Thursday, December 30, 2010

Book Review - Making Enemies: War and State Building in Burma

Making Enemies: War and State Building in Burma
Mary P. Callahan
Ithaca, NY / Cornell University Press / 2004
Singapore / Singapore University Press / 2004

By Glenda Gloria

Why would anyone, in this age of terror and unfettered global trade, take a keen interest in the politics of Burma (or Myanmar, as the junta has renamed the country)?

Even among neighbors, Burma is neither here nor there, having one foot in the Association of Southeast Asian Nations (Asean) and the other buried in a turbulent history of military rule. To the rest of the world, Burma is simply one of those troubled nations that’s stuck at the bottom and might remain there till kingdom come. But these are precisely the reasons why Burma is a paradox. The country is ruled by a military regime whose political power is comparable to none. At the risk of isolation in a region that has seen the rise and fall of military rule, its junta is resilient, its low threshold for dissent lasting from the colonial period to this day.

And there’s more, which makes Mary P. Callahan’s Making Enemies: War and State Building in Burma a must-read for any student of war and politics. A professor at the University of Washington in Seattle, Callahan combines exhaustive academic research with critical thinking and hard-nosed reporting to produce a compelling study of the Burmese military.

Theoreticians of military power have studied the institution from the vantage point of the military’s structure, discipline, access to arms, and dealings with society. Samuel Huntington, in his 1957 Soldier and the State, raised the possibility of an apolitical, neutral armed forces composed of a professional soldier corps. In contrast, Morris Janowitz, in Military Institutions and Coercion in the Developing Nations: The Military in the Political Development of New Nations (1977), insisted that the military, by its very nature, is always politically involved.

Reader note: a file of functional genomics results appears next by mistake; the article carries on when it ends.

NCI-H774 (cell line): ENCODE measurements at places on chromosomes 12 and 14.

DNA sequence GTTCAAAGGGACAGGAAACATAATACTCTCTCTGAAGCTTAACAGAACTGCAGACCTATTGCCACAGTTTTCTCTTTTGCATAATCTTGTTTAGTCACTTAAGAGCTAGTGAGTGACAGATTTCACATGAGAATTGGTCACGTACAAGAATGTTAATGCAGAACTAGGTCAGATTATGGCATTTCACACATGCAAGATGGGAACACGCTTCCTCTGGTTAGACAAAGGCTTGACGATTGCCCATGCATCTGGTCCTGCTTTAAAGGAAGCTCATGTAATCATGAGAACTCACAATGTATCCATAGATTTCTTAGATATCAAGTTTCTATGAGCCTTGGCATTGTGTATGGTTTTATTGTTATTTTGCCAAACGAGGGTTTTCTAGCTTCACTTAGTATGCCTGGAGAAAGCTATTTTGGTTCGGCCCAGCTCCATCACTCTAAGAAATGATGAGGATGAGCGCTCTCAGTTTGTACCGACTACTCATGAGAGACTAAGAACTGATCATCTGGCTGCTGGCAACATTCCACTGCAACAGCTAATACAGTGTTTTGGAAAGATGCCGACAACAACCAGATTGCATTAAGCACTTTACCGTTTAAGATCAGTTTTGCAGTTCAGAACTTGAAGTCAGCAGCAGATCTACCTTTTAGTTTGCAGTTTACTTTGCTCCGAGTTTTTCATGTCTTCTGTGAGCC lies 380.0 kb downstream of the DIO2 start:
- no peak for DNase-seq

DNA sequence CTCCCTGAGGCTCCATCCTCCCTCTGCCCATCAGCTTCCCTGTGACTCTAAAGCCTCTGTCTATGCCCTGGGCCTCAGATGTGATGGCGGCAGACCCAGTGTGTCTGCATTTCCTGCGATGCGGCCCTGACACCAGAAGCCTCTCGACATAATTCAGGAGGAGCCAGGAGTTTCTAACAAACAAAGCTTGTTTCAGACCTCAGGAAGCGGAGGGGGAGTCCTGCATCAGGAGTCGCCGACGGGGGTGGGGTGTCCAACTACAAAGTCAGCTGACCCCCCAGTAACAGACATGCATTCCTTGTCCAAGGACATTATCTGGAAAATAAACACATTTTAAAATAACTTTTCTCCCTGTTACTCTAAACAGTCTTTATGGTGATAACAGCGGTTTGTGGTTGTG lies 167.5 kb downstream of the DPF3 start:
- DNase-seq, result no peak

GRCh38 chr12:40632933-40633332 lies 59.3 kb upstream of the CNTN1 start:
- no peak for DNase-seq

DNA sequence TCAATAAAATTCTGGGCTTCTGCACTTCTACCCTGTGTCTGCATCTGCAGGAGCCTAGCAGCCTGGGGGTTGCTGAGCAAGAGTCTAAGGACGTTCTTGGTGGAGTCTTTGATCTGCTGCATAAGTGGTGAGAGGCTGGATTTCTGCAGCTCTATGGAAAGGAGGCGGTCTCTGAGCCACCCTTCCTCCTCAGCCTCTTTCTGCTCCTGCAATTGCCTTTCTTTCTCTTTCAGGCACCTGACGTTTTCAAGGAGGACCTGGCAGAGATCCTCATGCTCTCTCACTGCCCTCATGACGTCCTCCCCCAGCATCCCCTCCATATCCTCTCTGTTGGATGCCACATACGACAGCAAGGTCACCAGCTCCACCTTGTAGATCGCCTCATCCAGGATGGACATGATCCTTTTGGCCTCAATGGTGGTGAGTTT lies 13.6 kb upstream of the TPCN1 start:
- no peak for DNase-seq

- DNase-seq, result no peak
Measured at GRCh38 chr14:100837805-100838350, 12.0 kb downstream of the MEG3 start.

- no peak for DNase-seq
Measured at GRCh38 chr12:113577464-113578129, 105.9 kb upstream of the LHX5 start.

The Burmese army follows neither the Huntington nor Janowitz model. Created as early as the colonial period to quell dissent, it found itself both fighting wars and building a state. Callahan says this is crucial in understanding the hard-line army of today; these war fighters saw little value in negotiating with their own people when they could simply scare them. If it proves effective in war, why not apply it in peace?

On this point, Callahan explains, the Burmese experience parallels that of the Indonesian military, which fought a protracted, brutal war for national independence, followed by campaigns against regional separatist and communist insurgents. These wars empowered Indonesian military officers, who eventually found themselves managing the state. But what about the Philippines, whose military has also battled both communists and secessionists? Despite its many years in the battlefield, the Philippine military has been unsuccessful in grabbing political power beyond acting as broker in civilian leadership transitions.

Callahan makes a convincing argument as to why a junta has little appeal in the Philippine political landscape. Unlike Burma or Indonesia, Callahan says, the Philippine state has used the carrot-and-stick approach toward insurgent movements. The state always flirts with peacefully ending a conflict through negotiations, bribery, or simply cooptation through government appointments and contracts. Callahan’s thesis gives one a fuller understanding of why, when Ferdinand Marcos abandoned this approach and installed a dictatorship, the result was an adventurist army faction that later plotted a coup leading to his ouster in 1986.

Says Callahan: “In Indonesia and Burma… states experimented with accommodationist strategies but never really budged from the purely military approach. The pursuit of this military strategy led to the development of powerful centralizing militaries and the concurrent withering of civil services and political parties that provided direct channels of input from the populace. Moreover, in both countries, it was the armies – not civilian bureaucracies – that experimented with political counterinsurgency strategies… to co-opt internal populations that otherwise might support insurgents” (205).